Thursday, October 16, 2008

Front sight math

Sometimes it's good to know how much area your front sight covers at a given distance and with just a few measurements it's fairly easy to figure. We all know that when we look at something at a distance, it appears smaller. A bullseye that looks large at 25 yards isn't so large at 100 or 200 yards. Also, that front sight tends to cover more area at 200 yards. But how much? Simple.

The first thing we need to do is measure the width of the front sight. For example, on my Handi-rifle with a 22" barrel, the Williams firesight bead I've installed has a measured width of 0.091" (measured with my calipers). I've also determined that when the rifle is shouldered in firing position, the sight is 30" from my eye. So, what I've described is an isosceles triangle, 30" long and 0.091 inches wide. How much width would that sight cover (subtend) at 100 yards? Simple. 100 yards is 3600 inches, and the equation looks something like this:

0.091/30 = X/3600. Solve for X.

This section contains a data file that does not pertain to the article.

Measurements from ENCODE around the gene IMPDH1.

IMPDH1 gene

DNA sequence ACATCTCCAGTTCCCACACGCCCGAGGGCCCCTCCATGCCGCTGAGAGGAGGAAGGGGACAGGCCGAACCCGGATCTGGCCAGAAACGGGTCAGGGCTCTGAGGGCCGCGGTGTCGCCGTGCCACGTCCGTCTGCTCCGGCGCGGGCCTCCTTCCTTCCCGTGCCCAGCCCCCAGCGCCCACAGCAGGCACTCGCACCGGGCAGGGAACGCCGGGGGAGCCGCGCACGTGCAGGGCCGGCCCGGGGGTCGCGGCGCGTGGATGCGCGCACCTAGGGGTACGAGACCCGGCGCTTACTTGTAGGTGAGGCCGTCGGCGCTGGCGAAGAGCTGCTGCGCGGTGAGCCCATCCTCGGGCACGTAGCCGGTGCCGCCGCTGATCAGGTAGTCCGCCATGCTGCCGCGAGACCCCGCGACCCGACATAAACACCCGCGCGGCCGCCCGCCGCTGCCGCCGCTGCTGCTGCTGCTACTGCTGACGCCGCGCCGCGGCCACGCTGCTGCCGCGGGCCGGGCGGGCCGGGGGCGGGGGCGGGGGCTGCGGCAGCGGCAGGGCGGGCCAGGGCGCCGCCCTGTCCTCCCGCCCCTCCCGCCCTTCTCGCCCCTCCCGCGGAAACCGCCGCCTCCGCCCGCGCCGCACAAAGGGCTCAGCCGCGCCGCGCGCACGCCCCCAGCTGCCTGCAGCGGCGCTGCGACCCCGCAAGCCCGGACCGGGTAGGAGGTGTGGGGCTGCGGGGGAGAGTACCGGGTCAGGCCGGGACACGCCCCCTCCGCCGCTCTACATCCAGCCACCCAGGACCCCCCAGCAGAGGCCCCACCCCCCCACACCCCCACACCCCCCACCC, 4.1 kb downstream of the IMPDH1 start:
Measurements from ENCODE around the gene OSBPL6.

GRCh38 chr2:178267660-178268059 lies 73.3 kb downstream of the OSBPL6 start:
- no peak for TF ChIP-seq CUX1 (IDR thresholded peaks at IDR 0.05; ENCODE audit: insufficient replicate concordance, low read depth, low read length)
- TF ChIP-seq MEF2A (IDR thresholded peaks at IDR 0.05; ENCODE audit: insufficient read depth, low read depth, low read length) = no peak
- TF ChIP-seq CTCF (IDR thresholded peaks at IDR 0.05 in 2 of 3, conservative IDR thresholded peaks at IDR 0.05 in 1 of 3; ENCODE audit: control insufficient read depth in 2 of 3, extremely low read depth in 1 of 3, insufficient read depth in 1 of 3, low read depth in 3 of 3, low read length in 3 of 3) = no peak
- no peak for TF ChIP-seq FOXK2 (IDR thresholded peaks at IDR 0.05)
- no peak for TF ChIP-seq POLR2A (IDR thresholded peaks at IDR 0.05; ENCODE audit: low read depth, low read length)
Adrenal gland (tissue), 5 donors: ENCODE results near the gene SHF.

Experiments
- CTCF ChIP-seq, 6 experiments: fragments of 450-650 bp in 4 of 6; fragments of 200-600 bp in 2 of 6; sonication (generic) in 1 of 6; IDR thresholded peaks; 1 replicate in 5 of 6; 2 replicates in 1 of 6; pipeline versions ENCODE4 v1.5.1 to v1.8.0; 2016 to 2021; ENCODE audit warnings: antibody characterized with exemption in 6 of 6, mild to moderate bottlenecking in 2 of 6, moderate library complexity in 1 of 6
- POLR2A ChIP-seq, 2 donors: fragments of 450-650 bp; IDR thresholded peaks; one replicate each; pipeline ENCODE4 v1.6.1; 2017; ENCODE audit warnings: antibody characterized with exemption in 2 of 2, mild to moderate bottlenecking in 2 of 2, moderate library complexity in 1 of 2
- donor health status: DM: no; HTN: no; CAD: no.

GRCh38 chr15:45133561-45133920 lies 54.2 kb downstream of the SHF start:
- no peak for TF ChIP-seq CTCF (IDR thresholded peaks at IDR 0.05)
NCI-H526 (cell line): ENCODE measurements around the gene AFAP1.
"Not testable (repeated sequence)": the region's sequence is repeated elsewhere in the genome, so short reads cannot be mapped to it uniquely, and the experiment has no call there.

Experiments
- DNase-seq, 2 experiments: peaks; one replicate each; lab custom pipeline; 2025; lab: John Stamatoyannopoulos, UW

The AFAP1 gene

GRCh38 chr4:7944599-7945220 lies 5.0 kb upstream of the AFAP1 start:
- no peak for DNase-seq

So, if my math is correct, that 0.091 front sight, 30 inches from my eye, will hide 10.92 inches at 100 yards. It's good to have that knowledge when I take the rifle afield. Now, how might we use that information?

If a deer's heart/lung area is 18 inches wide, then the front sight will completely cover that eighteen inches at about 150 yards. So, if when I put my rifle to my shoulder, I can see boiler room on either side of the sight, then I'm probably within 150 yards of that animal. Of course, all distance estimates are just that... estimates. Still, it's good to have that little bit of extra knowledge.


George said...

More! More! More!

We can never get enough iron-sight tech info.

Is there a place where this is all written down? Maybe relative to the different kinds of sight combinations?

Boomerator said...

Tell us *why* this little bit of knowledge is useful.

There is something called point blank distance. It is the farthest distance at which you *don't* need to make a bullet drop adjustment to your shot to accurately hit your target.

If for example you know the point blank distance on your rifle is 200 yards (depends on how it is sighted in as well as the load) and you take the same situation the author gives. You are within your point blank range, all you have to do it put the sight on the deer and squeeze the trigger. If on the other hand your sight covers too much of the target you then have to go about figuring the actual distance. That is why it is useful.